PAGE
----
“There Isn’t Enough of Anyone” Recruiters Say of Hiring for CRE Positions
As the unemployment rate in the U.S. remains at an all-time low, commercial real estate companies are eager to add experienced employees—if only they can find them.
“The commercial real estate sector, as a whole, feels the pinch of attracting young talent,” says Marc Torrey, global sales director at SelectLeaders, an online job platform that focuses on the real estate and finance industries.
This pinch also compounds the struggle to diversify an industry known to be mostly white and male, and where women continue to be promoted less frequently and see a greater pay disparity compared to men. While there have been moves within the industry to recruit more diverse candidates, there is still more that needs to be done, recruiters say.
“The challenge, however, remains there just aren’t enough minority [candidates]—there isn’t enough of anyone,” says Jeff Wittenberg, managing director at Texas-based recruiting firm Kaye/Bassman International Corp.
The hiring issues began with the Great Recession more than a decade ago. When the financial crisis hit and money from the capital markets dried up, people fled the industry and companies downsized.
When the economy bounced back, there seemed to be a sudden increased need for more workers, a spike that occurred around 2014. “There were so many needs created in such a short amount of time,” Wittenberg says.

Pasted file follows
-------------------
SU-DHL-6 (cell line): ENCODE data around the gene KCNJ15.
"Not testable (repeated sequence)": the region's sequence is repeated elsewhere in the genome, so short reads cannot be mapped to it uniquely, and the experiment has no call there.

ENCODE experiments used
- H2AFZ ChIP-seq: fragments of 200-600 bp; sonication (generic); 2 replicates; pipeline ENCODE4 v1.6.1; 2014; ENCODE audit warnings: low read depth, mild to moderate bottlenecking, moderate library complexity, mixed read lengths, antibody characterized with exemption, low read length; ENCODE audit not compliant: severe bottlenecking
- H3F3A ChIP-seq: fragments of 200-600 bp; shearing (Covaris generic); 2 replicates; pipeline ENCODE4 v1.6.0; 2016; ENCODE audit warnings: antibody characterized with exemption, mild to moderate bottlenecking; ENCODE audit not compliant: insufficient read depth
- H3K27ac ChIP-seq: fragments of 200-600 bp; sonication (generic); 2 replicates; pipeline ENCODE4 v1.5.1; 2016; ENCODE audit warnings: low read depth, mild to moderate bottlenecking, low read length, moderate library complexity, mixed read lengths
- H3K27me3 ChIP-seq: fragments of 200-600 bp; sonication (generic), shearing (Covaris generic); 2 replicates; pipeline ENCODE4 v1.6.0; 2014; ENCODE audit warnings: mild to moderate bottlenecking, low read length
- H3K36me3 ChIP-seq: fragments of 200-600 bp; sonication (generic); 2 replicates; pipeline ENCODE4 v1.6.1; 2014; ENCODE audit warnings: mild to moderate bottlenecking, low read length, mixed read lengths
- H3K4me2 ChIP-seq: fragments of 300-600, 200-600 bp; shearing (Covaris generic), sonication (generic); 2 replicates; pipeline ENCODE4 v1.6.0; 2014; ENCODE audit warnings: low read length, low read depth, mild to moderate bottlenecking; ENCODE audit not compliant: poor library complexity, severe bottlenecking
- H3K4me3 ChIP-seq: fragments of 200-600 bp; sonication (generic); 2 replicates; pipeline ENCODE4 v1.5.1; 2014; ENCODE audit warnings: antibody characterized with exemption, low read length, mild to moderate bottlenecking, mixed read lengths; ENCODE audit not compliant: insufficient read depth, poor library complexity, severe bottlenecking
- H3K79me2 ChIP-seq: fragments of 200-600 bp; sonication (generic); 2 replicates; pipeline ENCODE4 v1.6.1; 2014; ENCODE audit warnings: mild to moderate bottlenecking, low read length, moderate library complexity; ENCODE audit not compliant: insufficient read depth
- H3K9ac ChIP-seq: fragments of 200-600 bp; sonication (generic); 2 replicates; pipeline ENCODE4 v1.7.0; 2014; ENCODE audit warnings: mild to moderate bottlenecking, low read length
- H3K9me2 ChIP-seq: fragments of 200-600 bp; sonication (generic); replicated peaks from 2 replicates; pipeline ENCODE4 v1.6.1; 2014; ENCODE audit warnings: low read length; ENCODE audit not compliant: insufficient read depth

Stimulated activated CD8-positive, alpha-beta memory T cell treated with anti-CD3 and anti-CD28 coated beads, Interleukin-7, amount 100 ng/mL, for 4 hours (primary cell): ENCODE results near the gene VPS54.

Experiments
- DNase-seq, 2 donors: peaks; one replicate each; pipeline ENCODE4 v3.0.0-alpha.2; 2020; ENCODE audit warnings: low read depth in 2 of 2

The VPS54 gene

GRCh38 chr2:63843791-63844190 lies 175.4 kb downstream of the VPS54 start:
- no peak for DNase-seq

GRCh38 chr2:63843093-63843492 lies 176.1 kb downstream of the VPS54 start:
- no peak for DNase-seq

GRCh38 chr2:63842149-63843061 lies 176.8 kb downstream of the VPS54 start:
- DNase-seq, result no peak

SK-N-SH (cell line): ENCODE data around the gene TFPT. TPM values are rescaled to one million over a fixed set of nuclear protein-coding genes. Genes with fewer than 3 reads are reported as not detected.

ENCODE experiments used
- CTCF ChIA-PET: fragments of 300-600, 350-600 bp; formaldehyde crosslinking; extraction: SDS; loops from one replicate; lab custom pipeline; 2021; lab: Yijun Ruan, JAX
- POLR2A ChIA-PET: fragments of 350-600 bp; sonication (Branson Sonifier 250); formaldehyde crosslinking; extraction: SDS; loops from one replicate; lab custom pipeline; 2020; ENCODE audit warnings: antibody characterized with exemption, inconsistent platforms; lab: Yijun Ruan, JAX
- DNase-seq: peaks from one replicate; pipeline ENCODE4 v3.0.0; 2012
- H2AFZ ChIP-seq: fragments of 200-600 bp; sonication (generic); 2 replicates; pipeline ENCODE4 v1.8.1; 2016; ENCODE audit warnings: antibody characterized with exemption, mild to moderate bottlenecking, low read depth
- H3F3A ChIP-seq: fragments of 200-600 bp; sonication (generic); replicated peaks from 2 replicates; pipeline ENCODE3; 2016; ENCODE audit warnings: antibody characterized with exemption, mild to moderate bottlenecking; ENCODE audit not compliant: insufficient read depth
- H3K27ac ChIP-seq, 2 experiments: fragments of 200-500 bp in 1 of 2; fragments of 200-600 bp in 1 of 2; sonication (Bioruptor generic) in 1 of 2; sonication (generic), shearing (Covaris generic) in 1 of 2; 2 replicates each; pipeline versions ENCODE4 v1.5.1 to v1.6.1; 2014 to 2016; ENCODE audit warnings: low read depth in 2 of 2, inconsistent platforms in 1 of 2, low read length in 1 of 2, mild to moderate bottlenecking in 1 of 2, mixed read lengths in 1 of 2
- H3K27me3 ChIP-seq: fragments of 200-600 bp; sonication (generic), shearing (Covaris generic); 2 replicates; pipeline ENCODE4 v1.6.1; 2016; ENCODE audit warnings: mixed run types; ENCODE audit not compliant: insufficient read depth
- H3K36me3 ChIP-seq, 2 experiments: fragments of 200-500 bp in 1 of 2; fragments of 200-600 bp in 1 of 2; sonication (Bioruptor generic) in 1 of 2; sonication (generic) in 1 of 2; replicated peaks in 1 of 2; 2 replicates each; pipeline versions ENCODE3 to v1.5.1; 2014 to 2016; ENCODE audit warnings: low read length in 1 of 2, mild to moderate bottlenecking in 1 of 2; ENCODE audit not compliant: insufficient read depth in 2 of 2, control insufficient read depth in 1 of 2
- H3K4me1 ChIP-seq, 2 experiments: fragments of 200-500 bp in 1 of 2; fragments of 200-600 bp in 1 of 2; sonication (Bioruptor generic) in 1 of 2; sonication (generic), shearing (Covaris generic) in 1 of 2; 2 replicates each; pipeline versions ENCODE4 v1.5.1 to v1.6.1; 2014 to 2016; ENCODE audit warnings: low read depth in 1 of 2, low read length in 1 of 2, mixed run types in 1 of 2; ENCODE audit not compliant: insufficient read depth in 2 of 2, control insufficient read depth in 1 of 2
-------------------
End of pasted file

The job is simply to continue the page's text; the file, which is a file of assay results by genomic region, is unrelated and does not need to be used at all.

During and shortly after the crisis, there was also no hiring at the entry level. “That lack of training has created a shortage of people who can step into mid-level positions right now,” says Dianna Rudd, senior director of facility staffing and recruitment at IMPEC Group, a California-based workplace consulting and facility management firm.
Today’s candidate searches are stubbornly demanding, and firms are grasping to find talented individuals to fill more roles. “The atmosphere … is, ‘I want somebody who can do everything right now,’” Rudd says.
And while there may be a smaller pool of qualified individuals to step into higher-level roles, recruiters and hiring managers also have to grapple with a historically low U.S. unemployment rate. In July, the unemployment rate in the U.S. was 3.9 percent, slightly higher than May’s rate of 3.8 percent, one of the lowest in the country’s history, according to the Bureau of Labor Statistics. For the real estate and rental and leasing category, there was a 3.5 percent increase in jobs added in July from June.
Adair Bryan, human resources business partner at real estate services firm Transwestern, wrote in an email that he has seen more employment opportunities, but fewer applicants. “The best candidates often receive multiple job offers. This creates a higher demand for talent and more of a competitive candidate market,” Bryan wrote.
In 2006, when the economy was booming, it took about 50 views of a job post for someone to apply to that job—a high figure compared to the 10 views it would take a candidate to apply in 2013, when the economy was still in recovery mode, Torrey says.
In 2018, it takes about 30 views for a candidate to apply for a position, which makes it harder for recruiters to find candidates who are actively looking for a job, Torrey says. “It’s still a really passive market,” he says.